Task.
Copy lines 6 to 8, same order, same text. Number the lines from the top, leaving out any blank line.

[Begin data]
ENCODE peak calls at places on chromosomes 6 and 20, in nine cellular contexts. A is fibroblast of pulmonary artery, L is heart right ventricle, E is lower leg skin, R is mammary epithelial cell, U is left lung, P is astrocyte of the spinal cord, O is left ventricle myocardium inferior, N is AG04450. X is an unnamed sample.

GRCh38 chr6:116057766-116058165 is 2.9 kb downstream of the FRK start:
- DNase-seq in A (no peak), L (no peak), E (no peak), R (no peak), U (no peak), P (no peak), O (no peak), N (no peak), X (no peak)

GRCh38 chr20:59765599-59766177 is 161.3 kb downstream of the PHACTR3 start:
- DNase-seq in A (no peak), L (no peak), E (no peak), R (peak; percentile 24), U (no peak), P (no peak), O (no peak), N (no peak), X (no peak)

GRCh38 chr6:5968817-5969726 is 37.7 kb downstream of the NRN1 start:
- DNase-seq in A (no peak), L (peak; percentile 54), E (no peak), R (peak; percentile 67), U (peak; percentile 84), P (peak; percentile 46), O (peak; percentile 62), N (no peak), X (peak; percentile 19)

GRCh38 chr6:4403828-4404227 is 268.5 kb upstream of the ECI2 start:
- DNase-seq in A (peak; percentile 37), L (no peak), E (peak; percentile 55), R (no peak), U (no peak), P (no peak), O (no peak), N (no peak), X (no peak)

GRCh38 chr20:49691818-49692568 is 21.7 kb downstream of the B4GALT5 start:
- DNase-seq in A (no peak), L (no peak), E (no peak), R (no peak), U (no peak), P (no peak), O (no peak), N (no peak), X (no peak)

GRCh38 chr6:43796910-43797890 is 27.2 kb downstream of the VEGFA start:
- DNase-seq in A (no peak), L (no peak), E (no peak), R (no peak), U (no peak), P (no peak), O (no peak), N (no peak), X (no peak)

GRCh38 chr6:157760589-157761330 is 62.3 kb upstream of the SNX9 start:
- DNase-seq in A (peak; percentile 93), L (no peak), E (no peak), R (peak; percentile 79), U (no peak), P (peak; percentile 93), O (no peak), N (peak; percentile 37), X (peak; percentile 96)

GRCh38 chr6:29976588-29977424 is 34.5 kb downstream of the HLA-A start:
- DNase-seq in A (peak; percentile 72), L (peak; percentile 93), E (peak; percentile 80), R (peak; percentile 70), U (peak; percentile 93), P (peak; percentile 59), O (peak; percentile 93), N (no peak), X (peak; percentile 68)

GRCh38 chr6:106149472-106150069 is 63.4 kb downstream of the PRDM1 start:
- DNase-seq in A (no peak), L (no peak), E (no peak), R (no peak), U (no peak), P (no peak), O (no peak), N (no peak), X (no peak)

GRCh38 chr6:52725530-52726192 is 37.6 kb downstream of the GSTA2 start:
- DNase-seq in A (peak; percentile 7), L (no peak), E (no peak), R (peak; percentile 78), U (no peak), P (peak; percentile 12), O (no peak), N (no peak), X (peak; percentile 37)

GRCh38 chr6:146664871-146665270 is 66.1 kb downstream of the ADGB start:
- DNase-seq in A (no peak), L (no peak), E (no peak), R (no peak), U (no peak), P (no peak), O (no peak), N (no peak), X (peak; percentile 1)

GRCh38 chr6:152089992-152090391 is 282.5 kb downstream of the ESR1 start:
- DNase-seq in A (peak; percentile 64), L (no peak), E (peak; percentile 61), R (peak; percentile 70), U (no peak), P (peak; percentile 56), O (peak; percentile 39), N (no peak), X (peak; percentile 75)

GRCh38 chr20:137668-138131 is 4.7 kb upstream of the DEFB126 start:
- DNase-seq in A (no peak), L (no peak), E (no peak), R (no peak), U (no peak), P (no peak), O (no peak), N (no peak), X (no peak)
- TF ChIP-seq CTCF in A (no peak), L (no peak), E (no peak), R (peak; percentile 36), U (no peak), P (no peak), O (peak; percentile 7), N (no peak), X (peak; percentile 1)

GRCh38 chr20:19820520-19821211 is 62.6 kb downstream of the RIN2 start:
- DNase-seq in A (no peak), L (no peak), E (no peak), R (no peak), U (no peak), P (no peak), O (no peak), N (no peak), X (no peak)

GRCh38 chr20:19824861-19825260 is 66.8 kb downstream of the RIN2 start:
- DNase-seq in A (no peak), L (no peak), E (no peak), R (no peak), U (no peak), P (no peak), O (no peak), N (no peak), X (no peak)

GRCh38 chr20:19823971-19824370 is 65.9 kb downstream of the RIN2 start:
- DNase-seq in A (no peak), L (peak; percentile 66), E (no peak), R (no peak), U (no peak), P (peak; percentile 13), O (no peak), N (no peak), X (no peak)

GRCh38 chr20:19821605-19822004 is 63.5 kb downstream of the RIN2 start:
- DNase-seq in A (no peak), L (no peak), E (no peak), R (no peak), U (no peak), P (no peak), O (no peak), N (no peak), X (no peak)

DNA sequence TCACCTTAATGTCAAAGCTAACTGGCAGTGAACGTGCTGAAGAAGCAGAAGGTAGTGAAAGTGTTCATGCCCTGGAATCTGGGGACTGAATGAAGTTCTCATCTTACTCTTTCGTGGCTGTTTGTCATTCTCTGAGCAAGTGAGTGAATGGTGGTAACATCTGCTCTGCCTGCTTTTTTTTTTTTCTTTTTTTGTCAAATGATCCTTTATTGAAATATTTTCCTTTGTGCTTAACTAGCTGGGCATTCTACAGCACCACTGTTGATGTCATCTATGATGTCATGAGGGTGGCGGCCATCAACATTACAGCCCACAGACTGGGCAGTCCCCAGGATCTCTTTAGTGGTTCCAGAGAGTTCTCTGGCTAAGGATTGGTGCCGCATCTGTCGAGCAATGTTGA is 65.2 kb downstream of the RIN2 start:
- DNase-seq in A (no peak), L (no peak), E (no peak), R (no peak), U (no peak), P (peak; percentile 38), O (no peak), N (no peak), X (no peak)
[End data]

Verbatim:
GRCh38 chr6:5968817-5969726 is 37.7 kb downstream of the NRN1 start:
- DNase-seq in A (no peak), L (peak; percentile 54), E (no peak), R (peak; percentile 67), U (peak; percentile 84), P (peak; percentile 46), O (peak; percentile 62), N (no peak), X (peak; percentile 19)

GRCh38 chr6:4403828-4404227 is 268.5 kb upstream of the ECI2 start: